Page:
You are on page 1of 1

JURISPRUDENCE ON UNJUST VEXATION

An examination of the annals of our jurisprudence would show that Art. 287, par. 2 of the Revised
Penal Code has been used to punish a great variety of different acts:

 In People v. Reyes, 60 Phil. 369, August 23, 1934, Art. 287, par. 2 of the Revised Penal Code was used
to punish the defendants for unjust vexation for the act of disturbing or interrupting a ceremony of a
religious character;

 In Lino v. Fugoso, 77 Phil. 983, January 30, 1947, it was used to prosecute the accused of unjust vexation
committed by stopping the jeep driven by the complainant in a threatening attitude and without any just
cause therefor and telling him to stop driving for the City of Manila while the strike of city laborers was
still going on;

 In People v. Reyes, 98 Phil. 646, March 23, 1956, it was held that the act of seizing, taking and holding
possession of passenger jeep belonging to complainant, without the knowledge and consent of the latter,
for the purpose of answering for the debt of the said owner, constitutes unjust vexation;

 In People v. Yanga, 100 Phil. 385, November 28, 1956, accused was convicted of unjust vexation for
the act of compelling the complainant to do something against his will, by holding the latter around the
neck and dragging him from the latter’s residence to the police outpost;

 In People v. Abuy, G.R. No. L-17616, May 30, 1962, the accused was prosecuted for unjust vexation
for the act of embracing and taking hold of the wrist of the complainant;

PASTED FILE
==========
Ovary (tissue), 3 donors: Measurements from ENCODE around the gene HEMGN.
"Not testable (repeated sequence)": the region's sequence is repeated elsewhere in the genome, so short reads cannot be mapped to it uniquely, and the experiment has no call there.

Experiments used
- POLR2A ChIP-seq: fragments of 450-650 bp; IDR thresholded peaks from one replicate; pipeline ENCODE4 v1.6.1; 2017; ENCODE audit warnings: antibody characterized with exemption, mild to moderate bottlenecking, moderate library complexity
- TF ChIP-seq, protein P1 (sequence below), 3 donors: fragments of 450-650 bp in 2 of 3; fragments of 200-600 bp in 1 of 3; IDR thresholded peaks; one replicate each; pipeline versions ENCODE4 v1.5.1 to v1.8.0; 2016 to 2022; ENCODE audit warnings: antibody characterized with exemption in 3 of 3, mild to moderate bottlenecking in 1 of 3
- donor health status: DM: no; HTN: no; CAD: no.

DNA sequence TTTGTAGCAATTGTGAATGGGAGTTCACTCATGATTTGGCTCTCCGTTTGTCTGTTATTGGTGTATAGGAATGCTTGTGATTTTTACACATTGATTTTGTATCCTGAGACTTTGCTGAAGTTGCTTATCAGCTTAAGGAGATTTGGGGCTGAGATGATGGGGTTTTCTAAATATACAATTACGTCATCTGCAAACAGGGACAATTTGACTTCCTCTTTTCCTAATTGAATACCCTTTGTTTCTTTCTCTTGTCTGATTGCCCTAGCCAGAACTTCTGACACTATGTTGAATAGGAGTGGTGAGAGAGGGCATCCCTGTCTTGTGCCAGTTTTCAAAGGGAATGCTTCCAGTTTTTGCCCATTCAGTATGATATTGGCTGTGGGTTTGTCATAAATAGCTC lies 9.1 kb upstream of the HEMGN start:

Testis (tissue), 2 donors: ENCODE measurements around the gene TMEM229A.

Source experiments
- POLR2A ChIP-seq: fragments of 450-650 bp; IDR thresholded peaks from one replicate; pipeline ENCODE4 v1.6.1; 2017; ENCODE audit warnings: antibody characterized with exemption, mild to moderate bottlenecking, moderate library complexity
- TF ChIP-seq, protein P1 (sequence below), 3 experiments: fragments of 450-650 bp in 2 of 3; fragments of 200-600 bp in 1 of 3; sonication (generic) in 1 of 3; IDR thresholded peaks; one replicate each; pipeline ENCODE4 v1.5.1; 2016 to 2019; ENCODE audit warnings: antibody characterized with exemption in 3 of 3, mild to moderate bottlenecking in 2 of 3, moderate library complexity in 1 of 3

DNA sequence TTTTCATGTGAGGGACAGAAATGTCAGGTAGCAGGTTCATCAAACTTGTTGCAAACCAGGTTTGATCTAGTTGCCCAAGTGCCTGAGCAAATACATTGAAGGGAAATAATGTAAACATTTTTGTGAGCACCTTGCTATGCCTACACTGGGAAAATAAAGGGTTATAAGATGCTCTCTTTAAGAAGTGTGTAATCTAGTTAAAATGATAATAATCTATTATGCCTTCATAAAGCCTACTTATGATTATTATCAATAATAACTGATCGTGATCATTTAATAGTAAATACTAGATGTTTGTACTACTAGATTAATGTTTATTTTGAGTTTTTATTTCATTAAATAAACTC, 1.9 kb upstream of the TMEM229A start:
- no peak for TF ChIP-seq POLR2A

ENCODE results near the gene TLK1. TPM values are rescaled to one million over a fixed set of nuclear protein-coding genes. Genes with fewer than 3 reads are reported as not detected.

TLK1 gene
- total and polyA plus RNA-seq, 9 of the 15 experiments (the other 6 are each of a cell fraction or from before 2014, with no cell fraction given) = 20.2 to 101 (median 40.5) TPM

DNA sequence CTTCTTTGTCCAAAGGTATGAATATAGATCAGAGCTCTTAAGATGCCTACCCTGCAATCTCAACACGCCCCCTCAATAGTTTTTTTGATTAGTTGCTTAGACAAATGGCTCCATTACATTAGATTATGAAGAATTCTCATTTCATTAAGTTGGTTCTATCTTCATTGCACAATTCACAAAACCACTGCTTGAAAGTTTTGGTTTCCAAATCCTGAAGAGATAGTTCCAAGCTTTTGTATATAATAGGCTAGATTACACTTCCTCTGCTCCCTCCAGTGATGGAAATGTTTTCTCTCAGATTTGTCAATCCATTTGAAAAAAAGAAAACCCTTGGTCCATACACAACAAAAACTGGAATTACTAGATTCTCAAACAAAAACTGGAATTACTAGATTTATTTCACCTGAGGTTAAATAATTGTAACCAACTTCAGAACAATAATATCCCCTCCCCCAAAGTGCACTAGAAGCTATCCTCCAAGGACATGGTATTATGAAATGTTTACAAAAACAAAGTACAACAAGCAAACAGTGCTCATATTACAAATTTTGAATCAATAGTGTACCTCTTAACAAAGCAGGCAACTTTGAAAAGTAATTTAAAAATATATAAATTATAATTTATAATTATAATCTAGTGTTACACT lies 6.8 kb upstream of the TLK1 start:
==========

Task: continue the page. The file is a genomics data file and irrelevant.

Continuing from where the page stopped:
 In People v. Carreon, G.R. No. L-17920, May 30, 1962, accused was convicted of unjust vexation for
the act of threatening the complainant by holding and pushing his shoulder and uttering to the latter in
a threatening tone the following words: “What inspection did you make to my sister in the mountain
when you are not connected with the Bureau of Education?”;

 In People v. Gilo, G.R. No. L-18202, April 30, 1964, the Court held that the absence of an allegation of
“lewd design” in a complaint for acts of lasciviousness converts the act into unjust vexation;

 In Andal v. People of the Philippines, G.R. No. L-29814, March 28, 1969, accused were found guilty of
unjust vexation under an information charging them with the offense of offending religious feelings, by
the performance of acts notoriously offensive to the feelings of the faithful;

 In People v. Maravilla, G.R. No. L-47646, September 19, 1988, an accused was convicted of unjust
vexation for the act of grabbing the left breast of the complainant against her will;

 Kwan v. Court of Appeals, G.R. No. 113006, November 23, 2000, the act of abruptly cutting off the
electric, water pipe and telephone lines of a business establishment causing interruption of its business
operations during peak hours was held as unjust vexation.